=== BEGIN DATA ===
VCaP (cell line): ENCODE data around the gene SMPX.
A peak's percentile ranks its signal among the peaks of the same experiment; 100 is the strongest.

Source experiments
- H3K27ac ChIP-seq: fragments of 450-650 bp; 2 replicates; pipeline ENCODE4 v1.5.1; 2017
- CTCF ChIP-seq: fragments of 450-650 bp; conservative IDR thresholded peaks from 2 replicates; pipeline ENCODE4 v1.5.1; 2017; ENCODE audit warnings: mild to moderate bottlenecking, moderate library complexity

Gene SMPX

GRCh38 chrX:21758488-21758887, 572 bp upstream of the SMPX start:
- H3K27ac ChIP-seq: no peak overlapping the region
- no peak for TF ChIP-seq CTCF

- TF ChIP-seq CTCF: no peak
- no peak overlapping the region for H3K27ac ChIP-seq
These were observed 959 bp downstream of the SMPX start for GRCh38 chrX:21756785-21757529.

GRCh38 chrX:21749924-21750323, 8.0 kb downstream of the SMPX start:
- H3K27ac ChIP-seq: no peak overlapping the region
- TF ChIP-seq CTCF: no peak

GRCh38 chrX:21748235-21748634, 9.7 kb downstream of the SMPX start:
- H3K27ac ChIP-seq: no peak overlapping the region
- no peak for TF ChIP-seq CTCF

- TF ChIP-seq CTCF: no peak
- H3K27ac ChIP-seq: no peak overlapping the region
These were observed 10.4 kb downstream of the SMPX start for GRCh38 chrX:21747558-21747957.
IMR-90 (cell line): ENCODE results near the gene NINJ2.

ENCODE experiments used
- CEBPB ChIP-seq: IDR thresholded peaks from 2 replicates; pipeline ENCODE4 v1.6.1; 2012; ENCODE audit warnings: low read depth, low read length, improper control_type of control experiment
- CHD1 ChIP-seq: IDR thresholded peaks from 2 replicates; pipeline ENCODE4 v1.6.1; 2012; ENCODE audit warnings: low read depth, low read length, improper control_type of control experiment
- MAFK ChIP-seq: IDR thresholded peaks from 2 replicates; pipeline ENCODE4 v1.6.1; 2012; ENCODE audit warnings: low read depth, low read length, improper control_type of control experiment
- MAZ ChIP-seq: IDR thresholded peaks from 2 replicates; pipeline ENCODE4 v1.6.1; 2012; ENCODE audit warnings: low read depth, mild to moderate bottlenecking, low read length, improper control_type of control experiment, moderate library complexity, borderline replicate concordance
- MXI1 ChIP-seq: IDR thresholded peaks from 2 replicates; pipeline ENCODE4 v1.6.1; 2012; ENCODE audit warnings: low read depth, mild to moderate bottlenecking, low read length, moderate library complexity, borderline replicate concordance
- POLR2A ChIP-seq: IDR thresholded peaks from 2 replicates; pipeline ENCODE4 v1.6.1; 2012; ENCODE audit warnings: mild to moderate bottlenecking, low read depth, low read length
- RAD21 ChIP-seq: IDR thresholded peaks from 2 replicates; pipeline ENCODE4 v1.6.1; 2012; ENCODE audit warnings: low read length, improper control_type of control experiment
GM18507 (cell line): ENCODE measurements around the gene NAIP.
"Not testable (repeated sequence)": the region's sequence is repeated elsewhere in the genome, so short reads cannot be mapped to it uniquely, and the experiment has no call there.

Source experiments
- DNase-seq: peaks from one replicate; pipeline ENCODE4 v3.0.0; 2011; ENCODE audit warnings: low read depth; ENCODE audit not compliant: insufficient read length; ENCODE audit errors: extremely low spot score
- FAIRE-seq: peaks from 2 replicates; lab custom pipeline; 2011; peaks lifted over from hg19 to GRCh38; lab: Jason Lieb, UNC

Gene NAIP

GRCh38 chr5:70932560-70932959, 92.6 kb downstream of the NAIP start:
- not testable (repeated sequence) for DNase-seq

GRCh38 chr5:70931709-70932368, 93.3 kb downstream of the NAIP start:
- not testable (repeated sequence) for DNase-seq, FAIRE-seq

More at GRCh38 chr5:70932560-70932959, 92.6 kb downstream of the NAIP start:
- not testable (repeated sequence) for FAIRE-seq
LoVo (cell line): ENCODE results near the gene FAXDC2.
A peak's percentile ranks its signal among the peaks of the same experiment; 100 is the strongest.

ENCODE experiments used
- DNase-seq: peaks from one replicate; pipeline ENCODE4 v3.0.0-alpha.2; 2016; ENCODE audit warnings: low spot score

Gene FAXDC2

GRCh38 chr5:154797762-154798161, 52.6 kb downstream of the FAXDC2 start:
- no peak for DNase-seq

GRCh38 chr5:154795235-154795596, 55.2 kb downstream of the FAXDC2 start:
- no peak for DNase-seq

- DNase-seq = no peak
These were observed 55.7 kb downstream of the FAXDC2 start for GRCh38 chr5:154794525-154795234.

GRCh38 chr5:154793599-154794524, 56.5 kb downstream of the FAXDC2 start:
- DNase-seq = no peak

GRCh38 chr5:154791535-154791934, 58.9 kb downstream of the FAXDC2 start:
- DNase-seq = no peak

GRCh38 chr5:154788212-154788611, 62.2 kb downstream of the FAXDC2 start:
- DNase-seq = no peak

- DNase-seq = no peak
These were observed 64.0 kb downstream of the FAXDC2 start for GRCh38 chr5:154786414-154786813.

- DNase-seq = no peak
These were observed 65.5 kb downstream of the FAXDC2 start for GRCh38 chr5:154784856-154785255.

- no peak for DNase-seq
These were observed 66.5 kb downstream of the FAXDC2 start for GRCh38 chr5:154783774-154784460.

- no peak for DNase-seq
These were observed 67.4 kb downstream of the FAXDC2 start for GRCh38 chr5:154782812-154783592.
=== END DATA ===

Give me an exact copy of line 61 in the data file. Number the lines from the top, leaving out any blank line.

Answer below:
These were observed 64.0 kb downstream of the FAXDC2 start for GRCh38 chr5:154786414-154786813.